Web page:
Monday 26 March 2012

Tron Review:

“The Original Classic”

As proclaimed in large capitalised text on the blu-ray cover, Tron is indeed a classic that was no doubt not fully appreciated upon release, but more on that soon.

Tron stars Jeff Bridges as Kevin Flynn a young enthusiastic programmer who worked extensively to create some of the most popular video games released. Unfortunately his work is stolen from him by Ed Dillinger (David Warner) who then uses these stolen games to propel him to the head of the company whilst Kevin Flynn is simply removed from the picture and left to scrape what money he can through his arcade. In spite of this Flynn remains determined to clear his name and return to his rightful place and so starts Tron which sees Kevin enter a computer world by accident which is populated by users which essentially are virtually representations of people in the form of programs.

As previously mentioned Tron does not seem to have been appreciated on release however nearly thirty years later and I imagine it has become more appreciated as some of the ideas and concepts present have become a reality. The most obvious of which being ones second 'life' in the computer world which is indisputably occurring with such wildly popular websites as facebook and twitter. Whilst it is true that many ideas are more hinted at rather then fully explored they remain none the less astonishingly present for a film that was made before terms like bit or program where common knowledge.

The acting throughout much like the film is fittingly campy and Jeff Bridges enthusiasm practically oozes of the screen and provides for a particularly fun performance that helps mask the films several shortcomings. The other actors are for the most part just as impressive and give this film a heart it so could easily have not had and saves the film from being nothing more then what today still remains a visual splendour.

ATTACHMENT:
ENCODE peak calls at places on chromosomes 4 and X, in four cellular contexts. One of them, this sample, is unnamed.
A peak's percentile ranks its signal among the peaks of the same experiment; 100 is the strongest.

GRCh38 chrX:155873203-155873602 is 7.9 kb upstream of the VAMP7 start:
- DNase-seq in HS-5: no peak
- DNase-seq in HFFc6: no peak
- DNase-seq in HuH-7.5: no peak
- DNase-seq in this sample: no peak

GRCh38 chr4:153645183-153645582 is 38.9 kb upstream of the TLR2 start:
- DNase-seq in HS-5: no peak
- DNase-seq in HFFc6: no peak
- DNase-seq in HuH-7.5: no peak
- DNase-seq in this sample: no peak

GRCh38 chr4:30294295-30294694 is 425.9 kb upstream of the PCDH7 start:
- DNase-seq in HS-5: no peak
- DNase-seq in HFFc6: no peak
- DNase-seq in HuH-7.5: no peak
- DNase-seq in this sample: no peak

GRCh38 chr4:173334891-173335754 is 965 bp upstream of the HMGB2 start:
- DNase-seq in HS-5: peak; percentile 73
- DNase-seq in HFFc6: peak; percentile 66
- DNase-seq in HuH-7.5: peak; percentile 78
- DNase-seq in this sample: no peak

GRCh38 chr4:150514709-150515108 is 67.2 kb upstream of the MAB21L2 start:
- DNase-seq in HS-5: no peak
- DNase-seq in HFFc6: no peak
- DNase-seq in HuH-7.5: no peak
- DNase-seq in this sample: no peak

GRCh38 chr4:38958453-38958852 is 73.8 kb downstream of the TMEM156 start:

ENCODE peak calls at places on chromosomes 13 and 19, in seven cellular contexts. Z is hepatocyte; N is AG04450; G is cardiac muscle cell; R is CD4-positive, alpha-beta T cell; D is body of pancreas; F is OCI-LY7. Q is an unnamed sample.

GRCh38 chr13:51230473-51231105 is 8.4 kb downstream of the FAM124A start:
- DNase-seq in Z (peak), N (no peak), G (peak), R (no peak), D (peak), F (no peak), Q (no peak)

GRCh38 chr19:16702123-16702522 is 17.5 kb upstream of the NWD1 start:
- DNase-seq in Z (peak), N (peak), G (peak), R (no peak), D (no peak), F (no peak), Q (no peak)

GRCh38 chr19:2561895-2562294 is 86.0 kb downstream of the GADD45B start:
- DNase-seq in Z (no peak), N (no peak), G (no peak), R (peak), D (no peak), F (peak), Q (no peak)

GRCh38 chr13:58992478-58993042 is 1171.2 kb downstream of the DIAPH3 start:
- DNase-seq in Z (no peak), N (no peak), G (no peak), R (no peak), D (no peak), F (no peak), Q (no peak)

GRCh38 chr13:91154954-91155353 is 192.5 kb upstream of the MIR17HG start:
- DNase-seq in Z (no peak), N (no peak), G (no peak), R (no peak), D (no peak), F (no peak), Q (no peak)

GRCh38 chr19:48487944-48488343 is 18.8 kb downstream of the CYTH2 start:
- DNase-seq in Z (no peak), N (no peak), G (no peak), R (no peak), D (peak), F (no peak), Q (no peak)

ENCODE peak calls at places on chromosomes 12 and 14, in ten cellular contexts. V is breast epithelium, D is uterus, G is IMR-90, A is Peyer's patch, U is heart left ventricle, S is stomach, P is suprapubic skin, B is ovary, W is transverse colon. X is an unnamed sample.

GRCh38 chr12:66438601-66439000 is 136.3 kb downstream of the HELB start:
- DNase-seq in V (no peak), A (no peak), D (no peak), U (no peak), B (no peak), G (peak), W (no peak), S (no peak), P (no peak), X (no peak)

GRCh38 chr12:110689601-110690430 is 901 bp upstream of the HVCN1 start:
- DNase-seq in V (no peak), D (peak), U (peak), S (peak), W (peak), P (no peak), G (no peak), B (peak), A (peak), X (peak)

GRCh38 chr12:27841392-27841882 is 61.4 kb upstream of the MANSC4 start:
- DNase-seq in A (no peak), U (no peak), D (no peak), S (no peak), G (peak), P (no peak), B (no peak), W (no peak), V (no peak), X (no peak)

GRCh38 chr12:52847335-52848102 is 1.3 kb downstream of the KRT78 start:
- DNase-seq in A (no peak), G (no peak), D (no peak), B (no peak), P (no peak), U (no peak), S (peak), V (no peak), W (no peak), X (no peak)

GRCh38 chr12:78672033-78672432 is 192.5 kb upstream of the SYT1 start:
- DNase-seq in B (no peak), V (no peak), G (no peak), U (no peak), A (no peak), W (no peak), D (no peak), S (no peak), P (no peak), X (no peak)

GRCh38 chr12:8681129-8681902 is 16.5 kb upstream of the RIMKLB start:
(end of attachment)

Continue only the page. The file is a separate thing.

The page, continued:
Some may argue that the computer generated imagery (CGI) of Tron hasn't aged well, but to do so would to not understand the film makers intent. It is true in Tron Legacy the film-makers wanted the world to look real, however in the original Tron they wanted the world they created to look digital which they successfully created and realised, often with more standard techniques although a heavy amount of CGI is none the less present which is particularly impressive given that Tron is thirty years old at the time of this review.

As I previously mentioned Tron is a classic but it is not without its flaws, but when a film is as overwhelmingly good and interesting as it is in this case, the minor issues are easy to forgive.

Highly Recommended.

-  Gabi

Saturday 17 March 2012

What I have been watching recently:

Having not seen any films recently that I hadn't already viewed numerous time I decided I would post some reviews for films I have recently seen, although they are not necessarily the most recent films.  As expected as these are films I have watched numerous times I am rather positive regarding them.

Bright Star:
Bright Star is a slow paced love story which features several strong performances which were unfairly snubbed at the Oscars in 2009.  Most notable is Paul Schneider as Mr Brown and Abbie Cornish in the role of Fanny Brawne.  Fans of John Keats and poetry in general will likely enjoy the film more than those with no interest in such things, however even those who can’t stand poetry will still see a beautifully shot, emotionally engaging and satisfying film that few recent films (especially period drams) have been able to compare favourably to.  Highly recommended.

As one of the many legions of Cameron fans who waited for Avatar with baited breath it is fair to say my opinion is biased.  However it is just as impressive that I, and countless others who had been waiting years for Avatar where in no way disappointed with the film as it easily surpassed the expectations that had been in development for years.  Most obviously Avatar is a beautiful film to watch, both the world and the cinematography being absolutely stunning to look at.  The story more importantly is extremely well told with excellent acting.  Some may complain about the simple story told, but I personally have no qualms about a simple story, what matters to me is how well it is told and the emotional attachment that is created, and Avatar excels in both areas.  Hence Avatar comes with my highest recommendation.

Crazy Heart:
Crazy Heart is a film about a once famous washed up and alcoholic country singer.  Whilst Crazy Heart in many ways follows a predictable path, it none the less is a joy to watch.  This is no doubt helped by several strong performance, including the Oscar winning role of Jake Blake which may be Jeff Bridges’ best role thus far.  Sadly Crazy Heart feels as if it only half ends (no doubt a result of the director having filmed and wanted to including an extended end to the film, but not being allowed).  It none the less is an emotionally strong film despite its flawed ending.  Highly recommended.

-  Gabi